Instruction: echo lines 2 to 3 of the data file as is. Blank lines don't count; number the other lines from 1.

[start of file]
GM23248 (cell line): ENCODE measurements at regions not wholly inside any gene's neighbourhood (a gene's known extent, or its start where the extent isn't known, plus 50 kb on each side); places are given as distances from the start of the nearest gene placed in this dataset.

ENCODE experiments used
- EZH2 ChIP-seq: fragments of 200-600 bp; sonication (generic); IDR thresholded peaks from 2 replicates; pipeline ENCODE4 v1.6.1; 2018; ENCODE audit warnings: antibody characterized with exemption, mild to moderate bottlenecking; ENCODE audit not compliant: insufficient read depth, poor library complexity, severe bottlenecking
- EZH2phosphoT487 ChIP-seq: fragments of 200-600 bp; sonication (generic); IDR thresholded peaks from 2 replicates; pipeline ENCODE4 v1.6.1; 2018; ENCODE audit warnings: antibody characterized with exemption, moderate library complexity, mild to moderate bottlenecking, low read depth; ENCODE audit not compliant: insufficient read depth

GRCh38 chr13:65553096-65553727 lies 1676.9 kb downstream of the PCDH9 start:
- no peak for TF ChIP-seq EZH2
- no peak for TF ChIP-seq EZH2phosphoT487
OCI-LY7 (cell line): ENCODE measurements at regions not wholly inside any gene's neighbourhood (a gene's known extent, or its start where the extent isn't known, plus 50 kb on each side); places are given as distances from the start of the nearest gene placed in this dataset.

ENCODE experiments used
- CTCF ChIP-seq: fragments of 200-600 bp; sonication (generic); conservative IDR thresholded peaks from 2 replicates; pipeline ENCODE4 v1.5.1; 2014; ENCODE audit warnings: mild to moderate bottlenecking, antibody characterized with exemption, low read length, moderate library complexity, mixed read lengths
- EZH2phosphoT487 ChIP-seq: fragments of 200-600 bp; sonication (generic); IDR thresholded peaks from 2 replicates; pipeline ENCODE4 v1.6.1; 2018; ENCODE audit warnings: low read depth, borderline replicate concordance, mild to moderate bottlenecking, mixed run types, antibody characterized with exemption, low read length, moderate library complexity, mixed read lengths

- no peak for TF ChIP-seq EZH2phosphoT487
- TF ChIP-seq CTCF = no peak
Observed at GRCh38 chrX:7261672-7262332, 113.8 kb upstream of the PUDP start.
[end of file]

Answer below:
ENCODE experiments used
- EZH2 ChIP-seq: fragments of 200-600 bp; sonication (generic); IDR thresholded peaks from 2 replicates; pipeline ENCODE4 v1.6.1; 2018; ENCODE audit warnings: antibody characterized with exemption, mild to moderate bottlenecking; ENCODE audit not compliant: insufficient read depth, poor library complexity, severe bottlenecking